Program for converting number words to numbers. There are two versions: (a) (in class version); and (b) Corrected version (includes Chinese Number Character Program)

Class 17

String Manipulation

Idle Output Class 17 (repeated)

Class 18 & 19

Midterm 2 Review

Idle Output Class 18
Idle Output Class 19

Sample Midterm
Sample Midterm Solutions: a) turtle questions; b) non-turtle examples

Class 20

Midterm 2

Class 21

Review Midterm 2

Idle Output Class 21

Turtle Answer 
Other Answers

Class 19, 21, 22, 23


Idle Output Class 19 (repeated)
Idle Output Class 21 (repeated)
Idle Output Class 22

Idle Output Class 23 and (These 2 files need to be in the same directory.)

Classes 23 & 24

Input and  Output

Idle Output Class 23 (repeated)
Idle Output Class 24

Class 25
Recursion Idle Output Class 25
british-royal.txt (used with geneology functions)
Review Class 4/29/2011 Collections (repeated)    Input and Output (repeated) Idle Output
Classes 26 & 27
Final Review Sample Final (pdf file) answers for most questions (py file)
answers for turtle questions only (py file)
list-of-qutations.txt (put in same directory as py file)
Idle Output Class 26
Idle Output Class 27

Installing Software:

  1. Go to

  2. Click on Download tab on left

  3. Download Python 3.1 or greater for Windows, MAC or Linux (as appropriate)

  4. Install Python as per the instructions

Grading: 25% Homework + 20% Midterm # 1 + 20% Midterm # 2 + 35% Final


Other Information:

  1. Python 3 on an Apple: Apples often have Python 2.x pre-installed. This means that, by default, Python 2.x is used to run python programs (file type .py). This is appropriate because Python 2.x is currently more prevalent than 3.x. So, having 2.x as a default works well when you, for example, click on a python program that is on a website somewhere. This is however, kind of inconvenient for purposes of this class which is taught using Python 3.x.  Below, I will provide some information for changing the default once you install 3.x. After this course is complete, you will have the option of reversing these instructions and returning the default to 2.x.  (If you have trouble following these instructions, a graduate assistant, tutor or the instructor should be able to help.)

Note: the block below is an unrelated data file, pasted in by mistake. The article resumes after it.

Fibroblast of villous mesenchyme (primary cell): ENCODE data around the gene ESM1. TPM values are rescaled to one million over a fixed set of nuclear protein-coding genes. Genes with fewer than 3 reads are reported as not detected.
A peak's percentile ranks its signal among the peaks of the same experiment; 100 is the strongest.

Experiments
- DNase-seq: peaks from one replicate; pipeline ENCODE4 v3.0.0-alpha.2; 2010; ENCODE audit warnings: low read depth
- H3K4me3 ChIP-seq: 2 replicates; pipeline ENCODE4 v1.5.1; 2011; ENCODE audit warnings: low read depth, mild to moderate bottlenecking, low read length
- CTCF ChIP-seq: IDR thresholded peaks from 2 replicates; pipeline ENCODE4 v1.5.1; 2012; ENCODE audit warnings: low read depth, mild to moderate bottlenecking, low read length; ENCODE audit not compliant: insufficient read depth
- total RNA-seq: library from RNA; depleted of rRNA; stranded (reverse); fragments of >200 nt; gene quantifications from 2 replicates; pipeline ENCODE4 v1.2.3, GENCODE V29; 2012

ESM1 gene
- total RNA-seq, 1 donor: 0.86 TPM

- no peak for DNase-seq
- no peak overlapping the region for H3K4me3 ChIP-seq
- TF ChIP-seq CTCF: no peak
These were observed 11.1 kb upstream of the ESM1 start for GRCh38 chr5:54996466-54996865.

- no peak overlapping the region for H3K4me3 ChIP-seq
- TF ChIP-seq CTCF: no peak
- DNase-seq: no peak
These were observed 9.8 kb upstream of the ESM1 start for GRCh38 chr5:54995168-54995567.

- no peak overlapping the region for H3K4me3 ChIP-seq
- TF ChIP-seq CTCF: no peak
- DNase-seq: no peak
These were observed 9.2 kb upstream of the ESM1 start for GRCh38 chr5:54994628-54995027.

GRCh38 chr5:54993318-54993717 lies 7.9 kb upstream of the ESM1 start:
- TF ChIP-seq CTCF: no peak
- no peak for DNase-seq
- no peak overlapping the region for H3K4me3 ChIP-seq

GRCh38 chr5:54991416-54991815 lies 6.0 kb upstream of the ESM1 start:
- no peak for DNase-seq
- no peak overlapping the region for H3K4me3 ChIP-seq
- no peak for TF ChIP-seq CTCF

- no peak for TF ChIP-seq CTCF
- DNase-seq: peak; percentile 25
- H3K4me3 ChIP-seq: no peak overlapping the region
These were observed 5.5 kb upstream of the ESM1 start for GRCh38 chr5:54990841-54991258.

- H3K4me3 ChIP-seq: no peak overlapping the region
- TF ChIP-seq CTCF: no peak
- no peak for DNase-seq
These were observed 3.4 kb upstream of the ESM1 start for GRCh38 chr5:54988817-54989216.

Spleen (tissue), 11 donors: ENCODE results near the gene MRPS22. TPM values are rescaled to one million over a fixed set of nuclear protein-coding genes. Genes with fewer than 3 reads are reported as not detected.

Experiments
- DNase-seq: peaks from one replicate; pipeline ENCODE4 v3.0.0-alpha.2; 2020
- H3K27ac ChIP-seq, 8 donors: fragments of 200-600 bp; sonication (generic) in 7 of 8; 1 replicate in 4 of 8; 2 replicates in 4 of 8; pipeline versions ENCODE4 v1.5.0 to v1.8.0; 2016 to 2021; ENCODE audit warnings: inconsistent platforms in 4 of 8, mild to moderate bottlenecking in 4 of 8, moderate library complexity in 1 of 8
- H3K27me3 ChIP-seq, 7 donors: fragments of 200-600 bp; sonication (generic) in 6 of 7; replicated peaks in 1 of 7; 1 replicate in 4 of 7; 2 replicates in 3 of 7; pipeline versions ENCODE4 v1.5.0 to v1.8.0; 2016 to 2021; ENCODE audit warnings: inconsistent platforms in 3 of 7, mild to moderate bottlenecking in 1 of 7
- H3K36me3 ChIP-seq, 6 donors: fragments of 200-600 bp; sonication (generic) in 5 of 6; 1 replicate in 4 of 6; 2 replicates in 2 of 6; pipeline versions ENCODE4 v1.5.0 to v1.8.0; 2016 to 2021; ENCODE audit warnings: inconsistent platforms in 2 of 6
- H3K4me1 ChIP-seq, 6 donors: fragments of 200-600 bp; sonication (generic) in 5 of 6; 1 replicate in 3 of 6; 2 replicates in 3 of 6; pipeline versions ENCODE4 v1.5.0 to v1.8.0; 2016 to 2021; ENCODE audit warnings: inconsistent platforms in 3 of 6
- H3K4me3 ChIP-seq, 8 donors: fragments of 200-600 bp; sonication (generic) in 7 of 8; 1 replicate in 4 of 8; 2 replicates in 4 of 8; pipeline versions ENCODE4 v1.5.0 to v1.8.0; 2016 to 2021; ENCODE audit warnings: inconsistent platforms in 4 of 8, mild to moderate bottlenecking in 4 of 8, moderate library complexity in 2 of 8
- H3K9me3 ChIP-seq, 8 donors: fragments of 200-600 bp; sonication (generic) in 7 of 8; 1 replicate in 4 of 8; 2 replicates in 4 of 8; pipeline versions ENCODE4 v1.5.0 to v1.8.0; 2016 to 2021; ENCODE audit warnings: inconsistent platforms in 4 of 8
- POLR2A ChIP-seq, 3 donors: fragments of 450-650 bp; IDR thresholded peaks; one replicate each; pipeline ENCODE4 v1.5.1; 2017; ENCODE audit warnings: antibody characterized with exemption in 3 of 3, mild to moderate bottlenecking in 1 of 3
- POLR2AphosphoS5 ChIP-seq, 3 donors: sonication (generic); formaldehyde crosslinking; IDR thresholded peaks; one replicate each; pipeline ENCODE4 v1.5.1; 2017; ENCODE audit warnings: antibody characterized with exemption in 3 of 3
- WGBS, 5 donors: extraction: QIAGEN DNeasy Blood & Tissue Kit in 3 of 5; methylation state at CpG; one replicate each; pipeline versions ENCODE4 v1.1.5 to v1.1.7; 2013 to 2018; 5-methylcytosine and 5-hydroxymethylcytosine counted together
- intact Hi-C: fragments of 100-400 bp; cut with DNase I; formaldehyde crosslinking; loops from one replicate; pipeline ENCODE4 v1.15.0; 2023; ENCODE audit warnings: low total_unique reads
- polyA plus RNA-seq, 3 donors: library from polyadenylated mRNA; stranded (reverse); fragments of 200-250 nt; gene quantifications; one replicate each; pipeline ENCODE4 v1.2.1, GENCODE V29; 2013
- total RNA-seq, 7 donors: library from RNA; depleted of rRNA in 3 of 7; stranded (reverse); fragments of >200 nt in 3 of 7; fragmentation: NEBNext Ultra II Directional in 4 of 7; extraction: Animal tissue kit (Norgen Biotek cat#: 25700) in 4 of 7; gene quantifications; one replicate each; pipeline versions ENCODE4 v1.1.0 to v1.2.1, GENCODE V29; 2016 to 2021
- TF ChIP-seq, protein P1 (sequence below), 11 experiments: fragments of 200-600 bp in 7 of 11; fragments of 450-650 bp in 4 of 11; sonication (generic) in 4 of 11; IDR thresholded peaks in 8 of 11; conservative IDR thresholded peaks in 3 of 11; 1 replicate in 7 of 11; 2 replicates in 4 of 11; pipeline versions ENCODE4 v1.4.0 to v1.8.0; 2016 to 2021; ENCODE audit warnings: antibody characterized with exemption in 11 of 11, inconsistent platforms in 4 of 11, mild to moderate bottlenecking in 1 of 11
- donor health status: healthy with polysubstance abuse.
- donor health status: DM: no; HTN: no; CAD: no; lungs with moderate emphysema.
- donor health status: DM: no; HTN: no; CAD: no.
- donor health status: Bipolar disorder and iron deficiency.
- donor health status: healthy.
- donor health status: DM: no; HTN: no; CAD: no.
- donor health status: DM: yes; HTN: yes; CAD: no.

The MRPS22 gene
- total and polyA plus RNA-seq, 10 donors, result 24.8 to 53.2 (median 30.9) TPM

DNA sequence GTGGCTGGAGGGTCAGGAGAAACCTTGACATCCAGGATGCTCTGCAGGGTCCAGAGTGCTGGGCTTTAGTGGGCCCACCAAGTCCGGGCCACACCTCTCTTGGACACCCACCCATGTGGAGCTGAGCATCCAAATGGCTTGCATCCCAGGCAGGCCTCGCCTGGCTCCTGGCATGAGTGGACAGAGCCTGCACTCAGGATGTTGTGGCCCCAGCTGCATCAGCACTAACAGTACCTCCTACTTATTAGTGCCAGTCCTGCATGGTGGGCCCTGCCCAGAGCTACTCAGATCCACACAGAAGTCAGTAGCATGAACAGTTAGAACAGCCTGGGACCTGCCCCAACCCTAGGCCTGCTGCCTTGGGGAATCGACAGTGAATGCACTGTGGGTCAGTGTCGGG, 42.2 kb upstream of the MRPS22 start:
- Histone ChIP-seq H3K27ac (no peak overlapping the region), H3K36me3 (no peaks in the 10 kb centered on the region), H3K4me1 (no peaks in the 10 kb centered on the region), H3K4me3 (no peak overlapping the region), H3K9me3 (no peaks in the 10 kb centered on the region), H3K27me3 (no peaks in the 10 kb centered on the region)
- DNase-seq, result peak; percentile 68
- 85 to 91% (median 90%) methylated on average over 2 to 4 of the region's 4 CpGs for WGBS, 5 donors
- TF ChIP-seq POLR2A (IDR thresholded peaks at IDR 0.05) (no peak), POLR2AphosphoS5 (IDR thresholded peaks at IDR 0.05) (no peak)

1. Type "whereis python" and hit the enter key

    2. Go to the directory containing that file using the command "cd"

      • Type "cd /usr/bin" if the file is "/usr/bin/python"

    3. Find out where python3 is and pythonw3 are

      • which python3

      • which pythonw3

    4. Rename the old version of python (so that way you can change it back if you need to)

      • sudo mv python python-old

        • enter your password when prompted

    5. Create two symbolic links to the current versions of python 3

      • sudo ln -s /usr/local/bin/python3 python

        • enter your password when prompted

      • sudo ln -s /usr/local/bin/python3w python3w

        • enter your password when prompted

    6. Go to any python file in any folder (using the normal Windows or Apple GUI)

      • e.g., Applications/Python3.1/Extras/Demo/turtle/

    7. Change the default program to open it. (Go to File/Open with/Other)

      • Select Applications/Python3.1/Python Launcher

      • Click on “always open with” and enter

  2. Python 2.x versus Python 3.x: This course will use versions of Python 3, the version of Python that is expected to be prevalent in the near future. Currently, however, most Python code available on the web and most Python text books assume some version of Python 2, including some of the free textbooks described below. Therefore, it may be necessary for students to understand some of the differences.

    1. See for the full details

    2. The most important differences for this class are:

      • The print statement. Python 2 allows you to omit the parentheses. Thus the statement print('Hello') in Python 3, would be rendered as: print 'hello'

      • Python 2 has two functions input and raw_input corresponding to Python 3's function input. Python 2's function raw_input is essentially equivalent to the Python 3 function input, whereas raw_input is a special case for dealing with integers. A Python 3 statement like my_number = int(input('What is your favorite number')would simply be my_number = input('What is your favorite number') in Python 2 (coersion of the input string to integer is incorporated into the Python 2 input function).

      • Integer division in Python 2 yields an integer rather than a float as in Python 3. In Python 2: 100/40 = 2 In Python 3, 100/40 = 2.5. Python 3 has an additional operator // that functions like / in Python 2.

Additional Resources:

  1. Python Resources using Safari online at Bobst (note differences between Python 2 and 3 above):

  2. Online Python Resources:

  3. Online Free Python Textbooks (note differences between Python 2 and 3 above)

  4. Introduction to Machine Code, Assembly Language, etc. (the Professor and Pat series):

  5. Computer History